Dirty valves, how to clean? - Alfa Romeo Bulletin Board & Forums

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Old 02-10-2009, 09:18 AM
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Question Dirty valves, how to clean?

Dirty valves, how to clean?

After removing the intake manifold, I noticed a thick layer of soot coating the valves.

Is there any way to clean the valves without removing them?
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Old 02-10-2009, 08:02 PM
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Cleaning valves

The exhaust will be far worse.

You can do it, but will take lots of time, make a mess, and will leave mess in the pan as well that weak hearts usually can`t take.
Uses chemicals that most of you are not allowed to have in the house.
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Old 02-10-2009, 10:06 PM
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Question Dirty valves

Do you suggest spraying either some "B-12 Chemtool intake valve cleaner" or putting some on a long brush or rag? Which chemicals would be the best? Carb and choke cleaner?

Is it better to put the carburetors back on and put some "seafoam" type stuff somewhere?

Is there any danger to touching the valves? I don't want to mess anything up.

If there is a way to capture the junk before it falls there should be no bad exhaust, right?
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Old 02-10-2009, 10:18 PM
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Sorry I don't have the answer to your question but I did find this link to a previous conversation on "seafoam" cleaner.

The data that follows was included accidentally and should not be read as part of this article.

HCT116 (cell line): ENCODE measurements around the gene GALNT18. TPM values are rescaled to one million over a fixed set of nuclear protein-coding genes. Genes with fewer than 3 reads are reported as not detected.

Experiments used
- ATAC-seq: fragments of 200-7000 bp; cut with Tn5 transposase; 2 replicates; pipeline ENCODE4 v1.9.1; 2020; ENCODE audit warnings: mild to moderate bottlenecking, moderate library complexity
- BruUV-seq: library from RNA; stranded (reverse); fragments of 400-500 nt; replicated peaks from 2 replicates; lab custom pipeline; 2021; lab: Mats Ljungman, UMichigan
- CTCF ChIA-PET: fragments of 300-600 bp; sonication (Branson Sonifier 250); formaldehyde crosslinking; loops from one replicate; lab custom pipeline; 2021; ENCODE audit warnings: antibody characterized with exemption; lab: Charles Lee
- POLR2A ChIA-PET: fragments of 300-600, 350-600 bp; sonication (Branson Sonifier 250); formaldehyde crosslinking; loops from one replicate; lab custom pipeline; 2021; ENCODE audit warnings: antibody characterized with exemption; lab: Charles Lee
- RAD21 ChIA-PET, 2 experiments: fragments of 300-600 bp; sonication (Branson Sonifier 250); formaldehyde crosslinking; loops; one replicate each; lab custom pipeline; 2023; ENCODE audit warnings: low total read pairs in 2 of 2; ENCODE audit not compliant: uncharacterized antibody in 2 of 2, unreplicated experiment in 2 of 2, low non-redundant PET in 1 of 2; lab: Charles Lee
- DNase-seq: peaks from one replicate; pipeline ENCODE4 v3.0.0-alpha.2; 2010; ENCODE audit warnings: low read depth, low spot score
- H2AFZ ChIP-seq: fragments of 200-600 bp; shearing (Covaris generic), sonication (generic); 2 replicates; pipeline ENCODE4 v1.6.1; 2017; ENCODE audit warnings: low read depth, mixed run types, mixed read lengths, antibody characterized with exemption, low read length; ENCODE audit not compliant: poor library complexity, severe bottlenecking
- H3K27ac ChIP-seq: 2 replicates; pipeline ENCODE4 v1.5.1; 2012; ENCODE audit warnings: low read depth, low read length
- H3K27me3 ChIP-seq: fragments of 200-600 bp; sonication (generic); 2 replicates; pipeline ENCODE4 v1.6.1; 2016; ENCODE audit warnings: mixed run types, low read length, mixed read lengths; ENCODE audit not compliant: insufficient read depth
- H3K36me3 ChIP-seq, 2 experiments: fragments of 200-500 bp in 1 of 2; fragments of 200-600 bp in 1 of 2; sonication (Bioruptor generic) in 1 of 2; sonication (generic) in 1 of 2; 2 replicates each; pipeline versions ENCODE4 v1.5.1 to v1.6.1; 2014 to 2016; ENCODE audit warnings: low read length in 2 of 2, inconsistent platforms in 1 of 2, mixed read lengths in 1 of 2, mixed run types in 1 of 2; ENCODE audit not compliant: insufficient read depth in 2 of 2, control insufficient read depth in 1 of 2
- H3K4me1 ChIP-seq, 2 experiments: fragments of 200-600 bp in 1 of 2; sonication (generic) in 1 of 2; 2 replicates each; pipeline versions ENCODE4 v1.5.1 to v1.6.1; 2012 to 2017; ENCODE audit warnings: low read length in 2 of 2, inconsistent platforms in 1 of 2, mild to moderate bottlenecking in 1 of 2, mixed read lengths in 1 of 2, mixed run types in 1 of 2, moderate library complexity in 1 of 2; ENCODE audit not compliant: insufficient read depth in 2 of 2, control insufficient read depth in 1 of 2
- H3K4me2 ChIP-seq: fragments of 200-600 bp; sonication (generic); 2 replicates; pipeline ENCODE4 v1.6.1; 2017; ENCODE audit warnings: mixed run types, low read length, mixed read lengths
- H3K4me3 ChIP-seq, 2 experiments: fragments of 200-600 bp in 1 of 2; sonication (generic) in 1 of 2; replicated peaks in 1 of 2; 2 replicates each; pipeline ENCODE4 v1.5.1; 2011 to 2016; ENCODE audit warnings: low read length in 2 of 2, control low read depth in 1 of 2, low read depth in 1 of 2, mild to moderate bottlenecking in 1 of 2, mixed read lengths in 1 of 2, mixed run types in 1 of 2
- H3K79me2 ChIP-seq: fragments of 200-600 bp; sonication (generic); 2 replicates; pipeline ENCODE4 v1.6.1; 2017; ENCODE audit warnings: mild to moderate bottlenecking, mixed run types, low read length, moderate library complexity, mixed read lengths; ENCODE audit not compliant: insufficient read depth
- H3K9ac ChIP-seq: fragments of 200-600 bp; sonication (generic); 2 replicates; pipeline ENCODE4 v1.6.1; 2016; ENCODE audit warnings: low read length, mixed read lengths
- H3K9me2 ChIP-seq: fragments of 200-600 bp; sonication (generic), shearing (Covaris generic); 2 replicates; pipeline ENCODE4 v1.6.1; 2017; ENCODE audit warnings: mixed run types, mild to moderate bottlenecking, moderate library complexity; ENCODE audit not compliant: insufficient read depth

http://www.alfabb.com/bb/forums/164-...6-seafoam.html

Hope it helps.
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Old 02-11-2009, 02:29 PM
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I would try and find a nice long straight road and give her a big long thrash ... and nice long foot flat to the floor pull would get the internals nice and hot and might help.

Just make sure you do it safely .

My parents used to de-carbon old Triumphs similar to this before they would tune them ... lots of stuff would come out the exhaust. The owners never revved these old things ...
Pete
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Old 02-12-2009, 06:32 AM
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"Chemical Ring Job"

This is from an old communication. Works, messy. You will need to change the oil twice shortly afterwards.
I would suggest doing for a longer period than discussed. then washing pan out with diesel or kerosene.
Not pretty. But works.

This will take a full week if done right, but you can do over a weekend if you want to try a "quickie".
If the car is low on compression and rings not sealing well this might help. It will get the carbon / oily build up off of the pistons as well but you well need to run it hot to burn the residual left off!. There will be gunk in the pan to flush as well.
Start by filling each cylinder with MEK Being sure to get it on the valves. Rocking the pistons to "loosen the carbon`s grip and hourly application of MEK and WD40 will clean the Rings & valves.

Gallon cans of WD 40 can be found at Napa, & most autoparts stores. I bought a gallon last week when I saw it at Harbor Freight! Option is kerosene. Fill liners with MEK. Be sure to get on valves.
If you want to get serious, Get some M.E.K. and pour in and let work for 2or 3 minutes. It will both run through fast and is very caustic which will attack the carbon. If you are at a point where you are going to be around the car, keep running MEK through it, & moving the pistons a bit. Do these steps repeatedly, a couple of times a day for a week will really clean out the gum & carbon. When you are going to leave the car pour in the WD 40 or (kerosene) & turn to coat liners, and continue the cleaning process..
A last serious washdown with MEK, and turning the engine with the plugs in to force through rings should do the deal. Then drain the oil.
Be sure to get MEK on the valves while doing all this, as it will clean them! This is the stuff that is active agent in most carb & FI cleaning compounds. See attached info below.
DON`T SPILL ON PAINT!

MEK (methyl ethyl ketone):